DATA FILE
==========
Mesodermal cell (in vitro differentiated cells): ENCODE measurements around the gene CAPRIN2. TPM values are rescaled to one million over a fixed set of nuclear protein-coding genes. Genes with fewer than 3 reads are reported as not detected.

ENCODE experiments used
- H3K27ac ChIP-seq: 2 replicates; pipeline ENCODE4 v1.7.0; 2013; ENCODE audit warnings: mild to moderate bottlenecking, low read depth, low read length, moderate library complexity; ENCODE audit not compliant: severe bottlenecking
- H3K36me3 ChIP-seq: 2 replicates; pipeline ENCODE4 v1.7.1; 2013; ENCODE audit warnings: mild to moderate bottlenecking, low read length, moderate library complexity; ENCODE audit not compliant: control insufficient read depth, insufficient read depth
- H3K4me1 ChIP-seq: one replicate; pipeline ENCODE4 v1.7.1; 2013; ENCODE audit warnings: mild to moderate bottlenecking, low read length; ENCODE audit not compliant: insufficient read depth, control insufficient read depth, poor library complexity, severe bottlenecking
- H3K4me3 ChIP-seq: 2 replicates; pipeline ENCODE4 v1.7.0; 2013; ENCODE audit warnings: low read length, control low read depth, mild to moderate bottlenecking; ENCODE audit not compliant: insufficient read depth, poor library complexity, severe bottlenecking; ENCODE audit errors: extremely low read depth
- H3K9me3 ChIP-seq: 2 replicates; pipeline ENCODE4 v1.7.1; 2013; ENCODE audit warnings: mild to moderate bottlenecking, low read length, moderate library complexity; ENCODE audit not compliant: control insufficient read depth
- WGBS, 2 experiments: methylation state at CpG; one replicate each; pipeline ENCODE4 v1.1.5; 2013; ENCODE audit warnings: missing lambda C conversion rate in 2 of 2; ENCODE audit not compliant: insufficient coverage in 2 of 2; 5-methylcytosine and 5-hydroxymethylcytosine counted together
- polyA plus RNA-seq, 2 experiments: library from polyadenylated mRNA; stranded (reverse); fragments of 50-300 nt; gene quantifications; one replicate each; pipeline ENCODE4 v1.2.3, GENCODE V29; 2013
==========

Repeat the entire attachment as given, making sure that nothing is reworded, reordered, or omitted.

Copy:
Mesodermal cell (in vitro differentiated cells): ENCODE measurements around the gene CAPRIN2. TPM values are rescaled to one million over a fixed set of nuclear protein-coding genes. Genes with fewer than 3 reads are reported as not detected.

ENCODE experiments used
- H3K27ac ChIP-seq: 2 replicates; pipeline ENCODE4 v1.7.0; 2013; ENCODE audit warnings: mild to moderate bottlenecking, low read depth, low read length, moderate library complexity; ENCODE audit not compliant: severe bottlenecking
- H3K36me3 ChIP-seq: 2 replicates; pipeline ENCODE4 v1.7.1; 2013; ENCODE audit warnings: mild to moderate bottlenecking, low read length, moderate library complexity; ENCODE audit not compliant: control insufficient read depth, insufficient read depth
- H3K4me1 ChIP-seq: one replicate; pipeline ENCODE4 v1.7.1; 2013; ENCODE audit warnings: mild to moderate bottlenecking, low read length; ENCODE audit not compliant: insufficient read depth, control insufficient read depth, poor library complexity, severe bottlenecking
- H3K4me3 ChIP-seq: 2 replicates; pipeline ENCODE4 v1.7.0; 2013; ENCODE audit warnings: low read length, control low read depth, mild to moderate bottlenecking; ENCODE audit not compliant: insufficient read depth, poor library complexity, severe bottlenecking; ENCODE audit errors: extremely low read depth
- H3K9me3 ChIP-seq: 2 replicates; pipeline ENCODE4 v1.7.1; 2013; ENCODE audit warnings: mild to moderate bottlenecking, low read length, moderate library complexity; ENCODE audit not compliant: control insufficient read depth
- WGBS, 2 experiments: methylation state at CpG; one replicate each; pipeline ENCODE4 v1.1.5; 2013; ENCODE audit warnings: missing lambda C conversion rate in 2 of 2; ENCODE audit not compliant: insufficient coverage in 2 of 2; 5-methylcytosine and 5-hydroxymethylcytosine counted together
- polyA plus RNA-seq, 2 experiments: library from polyadenylated mRNA; stranded (reverse); fragments of 50-300 nt; gene quantifications; one replicate each; pipeline ENCODE4 v1.2.3, GENCODE V29; 2013